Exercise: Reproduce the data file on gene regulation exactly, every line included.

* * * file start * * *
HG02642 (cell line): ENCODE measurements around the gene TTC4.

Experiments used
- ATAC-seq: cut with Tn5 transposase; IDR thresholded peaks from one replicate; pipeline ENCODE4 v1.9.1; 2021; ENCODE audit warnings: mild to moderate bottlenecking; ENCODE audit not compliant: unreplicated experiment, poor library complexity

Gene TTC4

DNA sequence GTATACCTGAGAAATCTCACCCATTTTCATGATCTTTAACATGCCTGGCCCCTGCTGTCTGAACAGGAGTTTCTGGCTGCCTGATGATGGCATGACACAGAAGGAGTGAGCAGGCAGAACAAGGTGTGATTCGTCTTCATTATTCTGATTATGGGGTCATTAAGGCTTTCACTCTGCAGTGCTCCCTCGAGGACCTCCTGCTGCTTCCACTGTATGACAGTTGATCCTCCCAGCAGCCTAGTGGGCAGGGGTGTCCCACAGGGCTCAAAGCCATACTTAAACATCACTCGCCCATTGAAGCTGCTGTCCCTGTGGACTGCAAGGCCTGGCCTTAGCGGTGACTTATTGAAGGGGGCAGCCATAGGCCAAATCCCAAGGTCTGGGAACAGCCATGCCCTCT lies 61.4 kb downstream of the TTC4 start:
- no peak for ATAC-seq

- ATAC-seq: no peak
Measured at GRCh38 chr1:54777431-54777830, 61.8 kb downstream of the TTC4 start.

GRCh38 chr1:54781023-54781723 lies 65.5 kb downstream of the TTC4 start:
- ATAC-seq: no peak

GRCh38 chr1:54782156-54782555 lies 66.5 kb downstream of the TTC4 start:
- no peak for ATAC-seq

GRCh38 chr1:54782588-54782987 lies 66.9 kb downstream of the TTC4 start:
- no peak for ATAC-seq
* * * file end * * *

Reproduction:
HG02642 (cell line): ENCODE measurements around the gene TTC4.

Experiments used
- ATAC-seq: cut with Tn5 transposase; IDR thresholded peaks from one replicate; pipeline ENCODE4 v1.9.1; 2021; ENCODE audit warnings: mild to moderate bottlenecking; ENCODE audit not compliant: unreplicated experiment, poor library complexity

Gene TTC4

DNA sequence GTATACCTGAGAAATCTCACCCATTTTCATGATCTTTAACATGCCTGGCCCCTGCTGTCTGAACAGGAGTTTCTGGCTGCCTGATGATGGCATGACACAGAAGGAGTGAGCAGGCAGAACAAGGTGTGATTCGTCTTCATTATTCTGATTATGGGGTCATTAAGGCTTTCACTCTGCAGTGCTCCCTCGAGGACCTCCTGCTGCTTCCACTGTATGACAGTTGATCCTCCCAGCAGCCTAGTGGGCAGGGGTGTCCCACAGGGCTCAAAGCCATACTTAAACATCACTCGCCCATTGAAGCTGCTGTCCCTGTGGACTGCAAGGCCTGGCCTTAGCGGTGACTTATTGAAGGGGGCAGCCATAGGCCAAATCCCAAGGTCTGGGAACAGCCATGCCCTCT lies 61.4 kb downstream of the TTC4 start:
- no peak for ATAC-seq

- ATAC-seq: no peak
Measured at GRCh38 chr1:54777431-54777830, 61.8 kb downstream of the TTC4 start.

GRCh38 chr1:54781023-54781723 lies 65.5 kb downstream of the TTC4 start:
- ATAC-seq: no peak

GRCh38 chr1:54782156-54782555 lies 66.5 kb downstream of the TTC4 start:
- no peak for ATAC-seq

GRCh38 chr1:54782588-54782987 lies 66.9 kb downstream of the TTC4 start:
- no peak for ATAC-seq